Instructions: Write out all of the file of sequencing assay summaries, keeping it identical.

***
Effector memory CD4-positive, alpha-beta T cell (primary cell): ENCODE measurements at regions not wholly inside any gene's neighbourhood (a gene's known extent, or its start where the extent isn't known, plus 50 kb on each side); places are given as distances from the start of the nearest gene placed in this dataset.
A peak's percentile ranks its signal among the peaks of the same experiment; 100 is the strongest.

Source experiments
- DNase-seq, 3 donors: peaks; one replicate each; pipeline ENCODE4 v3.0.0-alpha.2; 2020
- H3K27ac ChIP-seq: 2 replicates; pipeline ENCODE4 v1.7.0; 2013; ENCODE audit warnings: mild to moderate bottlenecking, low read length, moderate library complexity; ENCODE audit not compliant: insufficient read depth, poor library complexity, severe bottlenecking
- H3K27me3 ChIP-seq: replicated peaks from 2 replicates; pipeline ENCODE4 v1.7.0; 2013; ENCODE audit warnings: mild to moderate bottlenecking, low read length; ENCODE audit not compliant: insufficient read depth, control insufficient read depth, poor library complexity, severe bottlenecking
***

Effector memory CD4-positive, alpha-beta T cell (primary cell): ENCODE measurements at regions not wholly inside any gene's neighbourhood (a gene's known extent, or its start where the extent isn't known, plus 50 kb on each side); places are given as distances from the start of the nearest gene placed in this dataset.
A peak's percentile ranks its signal among the peaks of the same experiment; 100 is the strongest.

Source experiments
- DNase-seq, 3 donors: peaks; one replicate each; pipeline ENCODE4 v3.0.0-alpha.2; 2020
- H3K27ac ChIP-seq: 2 replicates; pipeline ENCODE4 v1.7.0; 2013; ENCODE audit warnings: mild to moderate bottlenecking, low read length, moderate library complexity; ENCODE audit not compliant: insufficient read depth, poor library complexity, severe bottlenecking
- H3K27me3 ChIP-seq: replicated peaks from 2 replicates; pipeline ENCODE4 v1.7.0; 2013; ENCODE audit warnings: mild to moderate bottlenecking, low read length; ENCODE audit not compliant: insufficient read depth, control insufficient read depth, poor library complexity, severe bottlenecking